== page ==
Greensboro Four

The State of Things
10:08 am
Tue January 21, 2014

Triad Update

The lunch counter where Greensboro students staged a civil rights sit-in protest on display in the National Museum of American History in Washington DC.
Credit Wikipedia author RadioFan

Triad Update with WUNC's Greensboro Bureau Chief Jeff Tiberii

 Franklin McCain, civil rights activist and one of the Greensboro Four, died this month. 

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Arts & Culture
9:08 pm
Thu January 16, 2014

One Of The Greensboro Four Remembered On A&T Campus

Close to 1,000 people celebrated the life of Franklin Eugene McCain inside of Harrison Auditorium on the North Carolina A&T campus
Credit Jeff Tiberii

Civil rights pioneer Franklin McCain will be laid to rest Friday, following an afternoon funeral in Charlotte. Hundreds of people turned out to North Carolina A&T State University Thursday to remember an historic figure. McCain was one the four teenagers who sat down at a segregated lunch counter in Greensboro on February first, 1960.  

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Arts & Culture
2:40 pm
Fri January 10, 2014

Three Of The Greensboro Four: In Their Own Words

This is the actual Woolworth lunch counter where the protest took place. It is now housed at the Smithsonian.
Credit Smithsonian National Museum of American History

Background to this first person audio story from reporter Jessica Jones:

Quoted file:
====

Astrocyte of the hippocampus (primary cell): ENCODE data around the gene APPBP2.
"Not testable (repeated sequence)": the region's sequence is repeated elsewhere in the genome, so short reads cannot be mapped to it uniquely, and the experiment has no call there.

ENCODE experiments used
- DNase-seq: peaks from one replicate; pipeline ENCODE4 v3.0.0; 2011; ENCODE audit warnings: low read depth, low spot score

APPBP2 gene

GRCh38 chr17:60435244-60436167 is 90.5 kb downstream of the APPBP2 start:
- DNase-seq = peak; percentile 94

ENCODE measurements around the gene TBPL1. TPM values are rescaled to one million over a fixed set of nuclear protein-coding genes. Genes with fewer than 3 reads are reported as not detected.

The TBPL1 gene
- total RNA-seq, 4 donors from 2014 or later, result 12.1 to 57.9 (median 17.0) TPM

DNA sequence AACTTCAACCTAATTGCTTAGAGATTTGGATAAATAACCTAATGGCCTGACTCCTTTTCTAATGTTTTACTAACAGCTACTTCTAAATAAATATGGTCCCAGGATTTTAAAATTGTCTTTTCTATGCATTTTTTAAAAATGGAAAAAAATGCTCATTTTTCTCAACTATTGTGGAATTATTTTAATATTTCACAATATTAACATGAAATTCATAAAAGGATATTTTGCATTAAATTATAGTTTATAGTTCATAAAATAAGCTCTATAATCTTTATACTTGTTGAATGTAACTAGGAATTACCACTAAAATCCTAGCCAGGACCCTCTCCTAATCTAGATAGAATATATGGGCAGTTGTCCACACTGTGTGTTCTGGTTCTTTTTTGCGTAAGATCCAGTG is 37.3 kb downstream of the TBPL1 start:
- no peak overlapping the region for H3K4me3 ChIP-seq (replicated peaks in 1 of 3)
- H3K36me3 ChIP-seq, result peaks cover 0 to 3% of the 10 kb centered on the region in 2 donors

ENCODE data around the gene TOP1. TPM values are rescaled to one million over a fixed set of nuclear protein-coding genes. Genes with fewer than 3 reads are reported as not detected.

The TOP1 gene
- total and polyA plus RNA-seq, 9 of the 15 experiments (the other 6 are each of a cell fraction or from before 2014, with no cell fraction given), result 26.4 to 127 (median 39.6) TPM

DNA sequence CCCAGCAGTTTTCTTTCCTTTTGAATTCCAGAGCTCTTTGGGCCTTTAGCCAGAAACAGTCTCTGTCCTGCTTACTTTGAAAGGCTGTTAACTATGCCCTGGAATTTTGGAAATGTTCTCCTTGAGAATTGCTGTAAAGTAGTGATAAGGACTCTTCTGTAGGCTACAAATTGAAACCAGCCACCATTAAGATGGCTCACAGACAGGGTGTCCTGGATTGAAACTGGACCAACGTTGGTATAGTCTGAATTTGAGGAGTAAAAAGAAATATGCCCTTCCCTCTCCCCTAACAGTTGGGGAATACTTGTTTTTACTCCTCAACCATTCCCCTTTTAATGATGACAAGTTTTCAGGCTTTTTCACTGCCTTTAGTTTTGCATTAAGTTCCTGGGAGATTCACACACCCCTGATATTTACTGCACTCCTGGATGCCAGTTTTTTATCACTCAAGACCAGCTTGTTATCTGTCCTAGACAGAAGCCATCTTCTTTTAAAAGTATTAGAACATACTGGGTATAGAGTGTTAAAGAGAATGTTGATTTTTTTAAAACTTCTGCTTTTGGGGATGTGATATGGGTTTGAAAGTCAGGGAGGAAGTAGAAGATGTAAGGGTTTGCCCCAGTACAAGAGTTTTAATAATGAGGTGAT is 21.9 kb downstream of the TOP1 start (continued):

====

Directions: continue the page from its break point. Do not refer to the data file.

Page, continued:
Back in 2010, I was thrilled to cover the opening of Greensboro's International Civil Rights Center and Museum, housed in the old Woolworth's store where the famous sit-in took place that led to the end of desegregation.

It was exciting for me personally because the assignment allowed me to meet and interview three of the surviving members of the Greensboro Four, the men who as college students showed such incredible courage in integrating the lunch counter.

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Politics & Government
10:17 am
Fri January 10, 2014

Franklin McCain Dies - Helped Start Sit-In Movement At Greensboro Lunch Counter

Joseph McNeil (from left), Franklin McCain, Billy Smith and Clarence Henderson sit in protest at the whites-only lunch counter at Woolworth during the second day of peaceful protest, Feb. 2, 1960.
Credit Jack Moebes/Corbis

A Civil Rights pioneer has died. Franklin McCain was one of four teenagers who sat down at an all-white lunch counter in Greensboro on February 1, 1960.

"I certainly wasn't afraid. And I wasn't afraid because I was too angry to be afraid. If I were lucky I would be carted off to jail for a long, long time. And if I were not so lucky, then I would be going back to my campus, in a pine box." - Franklin McCain, interview on NPR

The freshmen from North Carolina A&T ignited a sit-in movement in the Jim Crow south that led to other key chapters in the Civil Rights era.

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NC History
12:05 pm
Mon February 1, 2010

Fifty Years Later, N.C. Sit-In Site Becomes Museum

Originally published on Mon February 1, 2010 8:38 am

Fifty years ago, on Feb. 1, four black college students sat down at a whites-only Woolworth's lunch counter in Greensboro, N.C. The "Greensboro Four," along with friends and supporters, returned to the counter every day for six months until the lunch counter was desegregated.

Their determination to resist Jim Crow laws inspired thousands of peaceful sit-ins and helped to end official segregation in the South. On Monday, in the same building that once housed the Woolworth's store, the International Civil Rights Center & Museum opens.

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